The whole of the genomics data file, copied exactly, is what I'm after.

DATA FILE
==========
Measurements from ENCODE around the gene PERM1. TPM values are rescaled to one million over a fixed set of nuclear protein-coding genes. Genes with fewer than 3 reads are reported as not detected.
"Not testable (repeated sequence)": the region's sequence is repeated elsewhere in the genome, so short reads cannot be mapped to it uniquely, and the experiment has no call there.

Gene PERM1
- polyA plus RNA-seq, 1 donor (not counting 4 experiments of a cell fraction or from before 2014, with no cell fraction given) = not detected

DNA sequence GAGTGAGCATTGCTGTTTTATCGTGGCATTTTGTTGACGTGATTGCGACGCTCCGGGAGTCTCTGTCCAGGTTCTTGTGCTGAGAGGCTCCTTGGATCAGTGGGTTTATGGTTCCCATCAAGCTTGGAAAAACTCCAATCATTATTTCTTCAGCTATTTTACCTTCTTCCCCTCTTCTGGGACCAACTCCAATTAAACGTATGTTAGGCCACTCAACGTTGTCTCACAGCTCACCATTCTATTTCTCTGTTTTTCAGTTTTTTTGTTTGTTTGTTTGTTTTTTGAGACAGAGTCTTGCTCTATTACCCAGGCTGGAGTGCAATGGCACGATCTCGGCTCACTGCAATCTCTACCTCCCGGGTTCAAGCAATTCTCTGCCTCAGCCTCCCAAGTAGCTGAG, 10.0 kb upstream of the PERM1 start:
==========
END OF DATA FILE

Measurements from ENCODE around the gene PERM1. TPM values are rescaled to one million over a fixed set of nuclear protein-coding genes. Genes with fewer than 3 reads are reported as not detected.
"Not testable (repeated sequence)": the region's sequence is repeated elsewhere in the genome, so short reads cannot be mapped to it uniquely, and the experiment has no call there.

Gene PERM1
- polyA plus RNA-seq, 1 donor (not counting 4 experiments of a cell fraction or from before 2014, with no cell fraction given) = not detected

DNA sequence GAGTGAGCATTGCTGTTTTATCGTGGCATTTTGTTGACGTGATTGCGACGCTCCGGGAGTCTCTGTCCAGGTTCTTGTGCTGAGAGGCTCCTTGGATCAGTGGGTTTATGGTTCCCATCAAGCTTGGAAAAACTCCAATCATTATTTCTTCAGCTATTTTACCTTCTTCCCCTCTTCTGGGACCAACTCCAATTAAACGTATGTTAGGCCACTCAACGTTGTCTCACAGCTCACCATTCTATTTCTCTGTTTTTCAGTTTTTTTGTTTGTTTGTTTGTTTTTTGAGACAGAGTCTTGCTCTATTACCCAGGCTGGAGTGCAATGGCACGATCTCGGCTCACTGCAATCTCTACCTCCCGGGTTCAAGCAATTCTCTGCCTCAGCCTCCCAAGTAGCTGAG, 10.0 kb upstream of the PERM1 start: